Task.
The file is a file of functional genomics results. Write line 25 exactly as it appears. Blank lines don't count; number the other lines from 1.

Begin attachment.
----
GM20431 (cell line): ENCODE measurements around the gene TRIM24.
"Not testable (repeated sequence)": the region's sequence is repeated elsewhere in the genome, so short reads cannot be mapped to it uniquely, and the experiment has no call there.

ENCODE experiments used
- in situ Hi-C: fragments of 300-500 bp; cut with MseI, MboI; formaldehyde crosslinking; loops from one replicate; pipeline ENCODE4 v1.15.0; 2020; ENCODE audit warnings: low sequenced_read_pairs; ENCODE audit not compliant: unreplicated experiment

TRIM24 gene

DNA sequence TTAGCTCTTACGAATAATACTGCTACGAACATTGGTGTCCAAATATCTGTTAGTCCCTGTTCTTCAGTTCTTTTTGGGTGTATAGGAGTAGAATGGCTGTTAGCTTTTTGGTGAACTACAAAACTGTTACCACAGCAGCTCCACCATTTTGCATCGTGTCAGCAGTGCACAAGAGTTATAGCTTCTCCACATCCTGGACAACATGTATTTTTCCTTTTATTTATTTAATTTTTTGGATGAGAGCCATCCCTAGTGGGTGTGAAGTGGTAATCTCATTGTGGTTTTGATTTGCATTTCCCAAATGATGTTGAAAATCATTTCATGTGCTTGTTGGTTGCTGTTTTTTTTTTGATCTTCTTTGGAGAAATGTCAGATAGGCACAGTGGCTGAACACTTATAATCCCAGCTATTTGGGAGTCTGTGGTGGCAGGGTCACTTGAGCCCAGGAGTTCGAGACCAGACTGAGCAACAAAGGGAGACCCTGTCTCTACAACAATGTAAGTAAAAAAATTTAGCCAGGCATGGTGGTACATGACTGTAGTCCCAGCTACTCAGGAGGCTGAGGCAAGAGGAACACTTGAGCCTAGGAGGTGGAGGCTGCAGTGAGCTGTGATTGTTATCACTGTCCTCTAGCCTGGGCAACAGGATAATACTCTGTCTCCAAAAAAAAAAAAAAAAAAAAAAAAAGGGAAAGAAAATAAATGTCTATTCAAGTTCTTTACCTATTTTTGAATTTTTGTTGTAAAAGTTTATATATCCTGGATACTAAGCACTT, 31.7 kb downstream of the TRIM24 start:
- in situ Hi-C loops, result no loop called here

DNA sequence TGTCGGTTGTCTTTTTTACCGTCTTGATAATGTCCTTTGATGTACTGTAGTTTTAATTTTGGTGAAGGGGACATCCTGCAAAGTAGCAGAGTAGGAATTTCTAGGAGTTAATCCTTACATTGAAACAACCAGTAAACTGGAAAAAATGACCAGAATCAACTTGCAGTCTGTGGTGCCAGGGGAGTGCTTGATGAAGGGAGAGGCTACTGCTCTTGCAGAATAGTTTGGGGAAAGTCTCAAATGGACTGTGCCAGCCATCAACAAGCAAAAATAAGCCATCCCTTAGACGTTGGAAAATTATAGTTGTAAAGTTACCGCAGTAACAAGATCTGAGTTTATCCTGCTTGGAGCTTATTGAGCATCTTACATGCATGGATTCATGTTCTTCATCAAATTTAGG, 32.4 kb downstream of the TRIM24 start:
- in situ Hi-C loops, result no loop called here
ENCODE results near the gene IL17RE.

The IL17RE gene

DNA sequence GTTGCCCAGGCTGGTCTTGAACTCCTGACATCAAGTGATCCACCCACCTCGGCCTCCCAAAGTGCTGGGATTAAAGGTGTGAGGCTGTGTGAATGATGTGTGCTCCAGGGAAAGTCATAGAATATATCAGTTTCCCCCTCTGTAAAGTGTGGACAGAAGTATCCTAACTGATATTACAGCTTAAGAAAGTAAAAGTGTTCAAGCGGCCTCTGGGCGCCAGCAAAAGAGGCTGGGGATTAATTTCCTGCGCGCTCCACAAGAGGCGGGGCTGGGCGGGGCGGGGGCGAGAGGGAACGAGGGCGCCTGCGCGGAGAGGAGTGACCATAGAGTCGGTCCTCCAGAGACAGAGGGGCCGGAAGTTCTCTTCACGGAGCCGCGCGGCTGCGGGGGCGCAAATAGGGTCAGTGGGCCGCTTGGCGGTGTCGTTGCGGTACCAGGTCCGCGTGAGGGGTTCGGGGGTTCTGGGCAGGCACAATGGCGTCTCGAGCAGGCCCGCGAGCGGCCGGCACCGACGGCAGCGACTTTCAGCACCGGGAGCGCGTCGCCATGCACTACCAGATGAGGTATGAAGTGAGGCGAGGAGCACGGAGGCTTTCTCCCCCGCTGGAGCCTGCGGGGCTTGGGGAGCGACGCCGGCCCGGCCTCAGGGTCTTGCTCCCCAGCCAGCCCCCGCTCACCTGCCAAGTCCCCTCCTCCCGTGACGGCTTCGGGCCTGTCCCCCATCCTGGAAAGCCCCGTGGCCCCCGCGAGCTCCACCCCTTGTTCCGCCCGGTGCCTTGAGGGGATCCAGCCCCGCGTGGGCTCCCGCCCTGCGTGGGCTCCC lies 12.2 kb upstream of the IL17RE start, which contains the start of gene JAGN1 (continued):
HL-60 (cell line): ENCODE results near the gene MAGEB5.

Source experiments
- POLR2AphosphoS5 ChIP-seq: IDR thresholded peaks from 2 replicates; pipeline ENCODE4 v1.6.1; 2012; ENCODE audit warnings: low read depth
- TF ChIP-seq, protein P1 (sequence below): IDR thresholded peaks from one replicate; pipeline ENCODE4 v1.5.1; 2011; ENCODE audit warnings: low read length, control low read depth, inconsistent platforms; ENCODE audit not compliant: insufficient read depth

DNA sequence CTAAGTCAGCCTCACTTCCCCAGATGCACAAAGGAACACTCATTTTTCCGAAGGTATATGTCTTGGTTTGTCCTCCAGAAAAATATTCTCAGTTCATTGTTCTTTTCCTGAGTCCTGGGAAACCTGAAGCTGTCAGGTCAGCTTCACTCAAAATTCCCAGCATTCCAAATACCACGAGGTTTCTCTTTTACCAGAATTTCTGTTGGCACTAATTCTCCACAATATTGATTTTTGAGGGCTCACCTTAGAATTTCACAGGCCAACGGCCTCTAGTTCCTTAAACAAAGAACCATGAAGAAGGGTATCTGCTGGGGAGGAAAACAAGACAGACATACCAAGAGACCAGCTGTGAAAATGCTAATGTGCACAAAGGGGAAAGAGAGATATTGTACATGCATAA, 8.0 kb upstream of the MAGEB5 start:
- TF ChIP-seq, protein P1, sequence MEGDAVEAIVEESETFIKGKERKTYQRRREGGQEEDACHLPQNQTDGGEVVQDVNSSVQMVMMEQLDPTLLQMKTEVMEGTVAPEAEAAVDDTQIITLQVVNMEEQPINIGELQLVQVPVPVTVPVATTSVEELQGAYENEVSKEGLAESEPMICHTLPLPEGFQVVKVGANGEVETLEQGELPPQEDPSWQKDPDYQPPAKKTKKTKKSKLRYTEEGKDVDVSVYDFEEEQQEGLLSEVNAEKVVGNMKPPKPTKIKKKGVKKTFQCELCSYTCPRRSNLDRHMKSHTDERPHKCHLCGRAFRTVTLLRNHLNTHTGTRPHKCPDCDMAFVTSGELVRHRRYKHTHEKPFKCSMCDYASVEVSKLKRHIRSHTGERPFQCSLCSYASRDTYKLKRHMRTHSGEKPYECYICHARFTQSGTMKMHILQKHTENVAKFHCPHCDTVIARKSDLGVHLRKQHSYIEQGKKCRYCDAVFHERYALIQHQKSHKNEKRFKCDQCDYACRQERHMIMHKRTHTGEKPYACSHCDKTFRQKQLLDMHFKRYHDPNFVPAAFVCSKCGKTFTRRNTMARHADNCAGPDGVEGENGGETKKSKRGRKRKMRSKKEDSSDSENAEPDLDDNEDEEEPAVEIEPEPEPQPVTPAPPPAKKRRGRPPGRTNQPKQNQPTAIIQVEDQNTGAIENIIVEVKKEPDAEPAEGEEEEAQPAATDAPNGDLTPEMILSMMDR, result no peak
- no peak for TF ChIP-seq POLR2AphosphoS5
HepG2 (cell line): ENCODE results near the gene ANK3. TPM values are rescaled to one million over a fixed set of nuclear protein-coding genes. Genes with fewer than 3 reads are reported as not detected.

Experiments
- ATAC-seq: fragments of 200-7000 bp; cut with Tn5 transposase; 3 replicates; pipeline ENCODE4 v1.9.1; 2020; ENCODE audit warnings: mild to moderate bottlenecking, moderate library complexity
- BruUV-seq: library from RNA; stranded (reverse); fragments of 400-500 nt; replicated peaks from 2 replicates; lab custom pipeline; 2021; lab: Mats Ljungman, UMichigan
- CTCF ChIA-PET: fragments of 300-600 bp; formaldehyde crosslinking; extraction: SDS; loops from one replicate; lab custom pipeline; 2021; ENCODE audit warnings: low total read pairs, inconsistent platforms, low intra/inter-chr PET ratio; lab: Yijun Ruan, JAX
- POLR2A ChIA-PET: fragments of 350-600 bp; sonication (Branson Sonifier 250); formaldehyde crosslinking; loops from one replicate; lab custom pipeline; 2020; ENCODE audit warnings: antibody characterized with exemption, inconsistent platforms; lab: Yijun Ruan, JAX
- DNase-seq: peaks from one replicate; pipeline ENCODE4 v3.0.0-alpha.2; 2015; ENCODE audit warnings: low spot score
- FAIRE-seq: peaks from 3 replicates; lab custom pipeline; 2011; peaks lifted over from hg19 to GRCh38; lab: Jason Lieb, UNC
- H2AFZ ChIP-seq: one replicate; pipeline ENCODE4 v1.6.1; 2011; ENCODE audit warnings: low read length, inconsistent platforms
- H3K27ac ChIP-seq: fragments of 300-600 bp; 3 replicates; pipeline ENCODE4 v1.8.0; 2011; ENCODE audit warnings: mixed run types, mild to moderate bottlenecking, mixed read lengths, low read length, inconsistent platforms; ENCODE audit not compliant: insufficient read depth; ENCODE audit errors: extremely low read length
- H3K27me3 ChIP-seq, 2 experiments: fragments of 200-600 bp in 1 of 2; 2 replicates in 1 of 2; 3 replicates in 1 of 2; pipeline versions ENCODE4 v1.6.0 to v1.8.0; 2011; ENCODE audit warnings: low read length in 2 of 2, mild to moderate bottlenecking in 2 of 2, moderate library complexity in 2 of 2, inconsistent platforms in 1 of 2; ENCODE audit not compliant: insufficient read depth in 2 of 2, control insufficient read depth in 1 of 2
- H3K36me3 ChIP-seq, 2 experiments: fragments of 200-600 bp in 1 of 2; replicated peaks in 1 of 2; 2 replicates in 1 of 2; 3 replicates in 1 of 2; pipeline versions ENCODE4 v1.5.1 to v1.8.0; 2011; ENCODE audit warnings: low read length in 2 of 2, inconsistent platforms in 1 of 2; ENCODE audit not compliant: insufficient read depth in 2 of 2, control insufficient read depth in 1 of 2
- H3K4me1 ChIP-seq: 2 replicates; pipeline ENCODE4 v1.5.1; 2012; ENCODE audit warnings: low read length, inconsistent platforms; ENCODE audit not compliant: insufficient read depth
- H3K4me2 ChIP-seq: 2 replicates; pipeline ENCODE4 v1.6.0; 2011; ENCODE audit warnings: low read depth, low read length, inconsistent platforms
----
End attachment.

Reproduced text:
- POLR2A ChIA-PET: fragments of 350-600 bp; sonication (Branson Sonifier 250); formaldehyde crosslinking; loops from one replicate; lab custom pipeline; 2020; ENCODE audit warnings: antibody characterized with exemption, inconsistent platforms; lab: Yijun Ruan, JAX